When we begin to see emotions as ‘energy seeking purpose’ we can understand the simple truism that employees will move towards that which they find appealing, and away from that which is not. The required skill is to be able to identify the emotional drivers.
In the previous posting we identified the emotional drivers of engaged employees. And we suggested that we should see ‘emotions’ as ‘energy seeking purpose’.
E = energy M = motion.
It is a simple psychological truism that we are drawn to what we find appealing (positive motivation) and we move away from what we find distasteful or threatening (negative emotion). It follows that the emotional experience of employee engagement is in the ‘towards’ direction; that is pursuing an attractive purpose. By contrast the emotional experience of non-engagement will either be neutral, essentially unmotivated, or in the ‘away from’ direction; that is an impulse to avoid. Before analysing the emotions of active disengagement let us look at a simple model of emotions.
A good benchmark for engagement would be joyful and fulfilling workplace experience as including (i) gratitude, (ii) positive expectations, (iii) self-confidence, and (iv) enriching relationships. Here we must emphasise the importance of a defined sense of purpose to enable those experiences.
The ‘away from’ emotions characterising non-engagement can be briefly described in four categories, namely; (i) mad, (ii) scared, (iii) sad, and (iv) averse.
In the ‘mad’ category the essential experience is one of being trapped in a situation or feeling prevented from pursuing intentions and aspirations. Something is blocking the way to achieving that which is desired or intended. This feeling can then range in intensity from mild irritation, through frustration, to resentment, to anger, and ultimately to blind rage. That, of course, is when things tend to get ‘trashed’.
In the ‘scared’ category the essential experience is of being apprehensive about the future. The mind is more engaged with negative expectations than the good stuff. This feeling can then range in intensity from concern, to anxiety, to worry, to fear and ultimately to terror. And that is when folks freeze into inactivity.
In the ‘sad’ category the essential experience is of some loss of value. Something important that was previously available is no longer there, or it is either slipping away or has been taken away. This feeling of loss can range in intensity from mild disappointment, to sadness, to grief, and ultimately to devastation. Whether it is the incremental experience of a loss of positive feedback, or even just missing those small regular reassurances, or the greater shock of retrenchment, the effect on self-esteem is energy robbing and demotivating.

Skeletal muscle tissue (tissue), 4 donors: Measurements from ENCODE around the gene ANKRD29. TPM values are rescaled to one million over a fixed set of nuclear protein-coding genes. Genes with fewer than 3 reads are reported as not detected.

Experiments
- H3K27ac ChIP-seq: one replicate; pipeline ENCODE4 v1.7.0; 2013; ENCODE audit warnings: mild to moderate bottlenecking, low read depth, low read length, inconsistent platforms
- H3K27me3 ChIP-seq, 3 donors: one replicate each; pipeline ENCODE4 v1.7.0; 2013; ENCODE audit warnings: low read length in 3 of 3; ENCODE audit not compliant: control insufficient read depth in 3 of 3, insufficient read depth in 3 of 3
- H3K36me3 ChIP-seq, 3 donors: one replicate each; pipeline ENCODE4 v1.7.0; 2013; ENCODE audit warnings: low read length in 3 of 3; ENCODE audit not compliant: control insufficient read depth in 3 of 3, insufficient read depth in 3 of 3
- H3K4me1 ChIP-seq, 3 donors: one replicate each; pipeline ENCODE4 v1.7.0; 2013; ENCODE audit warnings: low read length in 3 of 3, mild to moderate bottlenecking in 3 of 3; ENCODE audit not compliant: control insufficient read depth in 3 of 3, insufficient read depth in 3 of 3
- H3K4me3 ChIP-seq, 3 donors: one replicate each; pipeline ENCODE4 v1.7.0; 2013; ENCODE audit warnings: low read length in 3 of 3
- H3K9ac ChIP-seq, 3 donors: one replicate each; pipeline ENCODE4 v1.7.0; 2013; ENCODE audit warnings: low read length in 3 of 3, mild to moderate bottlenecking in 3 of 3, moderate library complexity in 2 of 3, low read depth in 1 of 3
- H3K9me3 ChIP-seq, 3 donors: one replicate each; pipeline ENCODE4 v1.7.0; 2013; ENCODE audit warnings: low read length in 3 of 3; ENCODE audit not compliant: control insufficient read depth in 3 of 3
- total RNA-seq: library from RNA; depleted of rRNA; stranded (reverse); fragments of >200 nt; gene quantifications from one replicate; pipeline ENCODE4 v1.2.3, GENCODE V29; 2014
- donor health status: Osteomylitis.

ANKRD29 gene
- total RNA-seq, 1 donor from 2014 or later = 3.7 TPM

In the ‘averse’ category the essential experience is of dealing with something that is an affront to personal values and preferences. It is being confronted with something that is disliked, or simply goes against the grain. This aversion can include having to work with persons with different notions of behavioural etiquette, or even challenging cultural values, and it can include having to do things for which there is no natural aptitude. More seriously it includes being required to do things that challenge personal morals. With aversion the feeling can range from mild discomfort, through intense dislike, even to disgust. And that’s when people will simply walk out of a job.
With this understanding of emotions, we can now begin to analyze both challenges of non-engagement and active disengagement. And what we will likely discover is that both phenomena can represent a toxic mix of the negative emotions described above. There could be fear, for example, arising from uncertainty. There could be a loss of self-esteem resulting from the absence of positive feedback. There could be dislike of having to do a job that is experienced as demeaning, or trivial, or immoral, or even unfair. Note that with active disengagement, there will likely be a strong sense feeling trapped in a situation from which there is little escape. The outlet for this resentment then easily becomes expressed in undermining the workplace.
Read here about the disturbingly prevalent of this experience in the South African workplace.
We will examine this phenomenon more closely next week. Most importantly, we will explore creative ways of redirecting that misplaced energy.
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